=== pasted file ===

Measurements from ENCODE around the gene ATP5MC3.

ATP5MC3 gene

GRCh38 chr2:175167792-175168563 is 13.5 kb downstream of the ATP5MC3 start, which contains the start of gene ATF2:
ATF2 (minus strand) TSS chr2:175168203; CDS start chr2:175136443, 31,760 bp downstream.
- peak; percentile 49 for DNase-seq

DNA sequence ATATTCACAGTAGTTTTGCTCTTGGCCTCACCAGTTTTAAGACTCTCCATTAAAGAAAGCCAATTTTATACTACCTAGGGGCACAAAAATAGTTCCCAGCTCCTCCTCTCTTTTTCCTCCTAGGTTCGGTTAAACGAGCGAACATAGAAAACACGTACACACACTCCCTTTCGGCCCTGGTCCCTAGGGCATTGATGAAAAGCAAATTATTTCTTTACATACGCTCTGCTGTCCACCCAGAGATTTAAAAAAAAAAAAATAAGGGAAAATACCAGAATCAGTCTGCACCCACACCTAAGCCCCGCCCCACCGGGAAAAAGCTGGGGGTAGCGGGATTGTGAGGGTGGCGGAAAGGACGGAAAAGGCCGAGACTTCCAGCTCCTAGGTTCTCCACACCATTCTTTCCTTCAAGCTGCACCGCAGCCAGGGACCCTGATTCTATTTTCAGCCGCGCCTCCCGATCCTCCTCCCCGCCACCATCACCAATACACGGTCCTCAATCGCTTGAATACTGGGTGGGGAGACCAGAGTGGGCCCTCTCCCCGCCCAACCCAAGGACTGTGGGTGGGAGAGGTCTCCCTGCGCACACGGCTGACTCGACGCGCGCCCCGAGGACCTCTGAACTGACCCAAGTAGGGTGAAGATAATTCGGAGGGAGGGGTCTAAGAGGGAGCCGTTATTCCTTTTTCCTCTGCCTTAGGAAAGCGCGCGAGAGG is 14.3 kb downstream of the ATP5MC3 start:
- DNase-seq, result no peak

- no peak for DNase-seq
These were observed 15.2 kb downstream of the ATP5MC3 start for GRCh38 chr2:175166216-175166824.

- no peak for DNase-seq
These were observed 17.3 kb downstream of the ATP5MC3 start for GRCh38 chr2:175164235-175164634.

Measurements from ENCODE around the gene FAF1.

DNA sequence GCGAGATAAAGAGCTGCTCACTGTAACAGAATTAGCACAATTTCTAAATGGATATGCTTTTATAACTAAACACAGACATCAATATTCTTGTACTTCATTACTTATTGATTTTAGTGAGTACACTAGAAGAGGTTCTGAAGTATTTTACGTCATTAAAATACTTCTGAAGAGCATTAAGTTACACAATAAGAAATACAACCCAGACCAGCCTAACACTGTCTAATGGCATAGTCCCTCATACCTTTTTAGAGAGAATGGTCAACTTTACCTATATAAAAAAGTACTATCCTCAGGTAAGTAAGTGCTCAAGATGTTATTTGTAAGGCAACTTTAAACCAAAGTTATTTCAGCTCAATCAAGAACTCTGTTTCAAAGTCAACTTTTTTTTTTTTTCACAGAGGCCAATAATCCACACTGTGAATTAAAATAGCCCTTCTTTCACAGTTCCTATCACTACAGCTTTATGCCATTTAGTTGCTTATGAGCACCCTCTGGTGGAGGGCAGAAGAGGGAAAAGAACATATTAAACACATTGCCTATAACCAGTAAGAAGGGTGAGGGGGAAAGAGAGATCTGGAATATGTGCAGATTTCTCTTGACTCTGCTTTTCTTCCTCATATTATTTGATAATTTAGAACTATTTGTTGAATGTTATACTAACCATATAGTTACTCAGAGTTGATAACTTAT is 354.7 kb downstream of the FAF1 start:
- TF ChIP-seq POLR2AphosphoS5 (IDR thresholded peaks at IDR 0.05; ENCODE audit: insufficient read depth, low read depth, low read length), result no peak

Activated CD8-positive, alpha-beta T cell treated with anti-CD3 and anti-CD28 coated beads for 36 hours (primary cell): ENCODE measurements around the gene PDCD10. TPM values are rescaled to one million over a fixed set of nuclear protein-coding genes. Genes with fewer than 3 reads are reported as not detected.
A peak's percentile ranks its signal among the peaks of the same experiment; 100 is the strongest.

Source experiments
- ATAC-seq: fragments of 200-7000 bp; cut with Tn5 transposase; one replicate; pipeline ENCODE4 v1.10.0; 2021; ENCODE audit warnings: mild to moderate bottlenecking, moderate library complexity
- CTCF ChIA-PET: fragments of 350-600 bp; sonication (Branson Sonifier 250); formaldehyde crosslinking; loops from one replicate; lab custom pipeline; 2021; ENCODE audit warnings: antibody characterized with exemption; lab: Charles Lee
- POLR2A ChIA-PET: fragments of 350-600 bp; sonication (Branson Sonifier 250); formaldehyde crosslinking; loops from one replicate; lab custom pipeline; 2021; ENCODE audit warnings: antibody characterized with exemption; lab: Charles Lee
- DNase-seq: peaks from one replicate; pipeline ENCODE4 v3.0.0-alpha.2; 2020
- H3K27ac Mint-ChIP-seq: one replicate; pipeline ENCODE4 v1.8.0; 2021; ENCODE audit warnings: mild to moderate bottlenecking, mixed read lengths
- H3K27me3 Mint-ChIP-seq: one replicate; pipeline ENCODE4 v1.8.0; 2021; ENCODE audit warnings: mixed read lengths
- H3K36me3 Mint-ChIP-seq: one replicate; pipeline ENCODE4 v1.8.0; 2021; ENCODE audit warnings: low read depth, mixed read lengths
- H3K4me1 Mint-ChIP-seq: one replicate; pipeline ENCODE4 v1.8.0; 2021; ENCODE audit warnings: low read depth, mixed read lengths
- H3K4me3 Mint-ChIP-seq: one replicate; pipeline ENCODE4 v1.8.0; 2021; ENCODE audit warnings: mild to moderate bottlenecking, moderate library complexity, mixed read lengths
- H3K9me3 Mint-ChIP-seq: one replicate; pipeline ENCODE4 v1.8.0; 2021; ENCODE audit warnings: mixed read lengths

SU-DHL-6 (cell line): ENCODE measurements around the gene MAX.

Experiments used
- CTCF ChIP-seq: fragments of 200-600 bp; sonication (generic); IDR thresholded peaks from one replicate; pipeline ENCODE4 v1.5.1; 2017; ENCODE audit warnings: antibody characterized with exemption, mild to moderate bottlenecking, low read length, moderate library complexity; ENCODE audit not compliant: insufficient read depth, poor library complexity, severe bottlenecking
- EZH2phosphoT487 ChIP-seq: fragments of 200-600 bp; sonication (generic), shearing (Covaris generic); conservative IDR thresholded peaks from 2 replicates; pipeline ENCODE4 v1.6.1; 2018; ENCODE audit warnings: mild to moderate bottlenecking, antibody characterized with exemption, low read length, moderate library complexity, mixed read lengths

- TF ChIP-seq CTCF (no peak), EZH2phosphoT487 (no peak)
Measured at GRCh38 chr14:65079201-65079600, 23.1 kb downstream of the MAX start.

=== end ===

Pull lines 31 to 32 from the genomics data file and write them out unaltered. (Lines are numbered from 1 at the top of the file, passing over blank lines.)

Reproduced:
- EZH2phosphoT487 ChIP-seq: fragments of 200-600 bp; sonication (generic), shearing (Covaris generic); conservative IDR thresholded peaks from 2 replicates; pipeline ENCODE4 v1.6.1; 2018; ENCODE audit warnings: mild to moderate bottlenecking, antibody characterized with exemption, low read length, moderate library complexity, mixed read lengths

- TF ChIP-seq CTCF (no peak), EZH2phosphoT487 (no peak)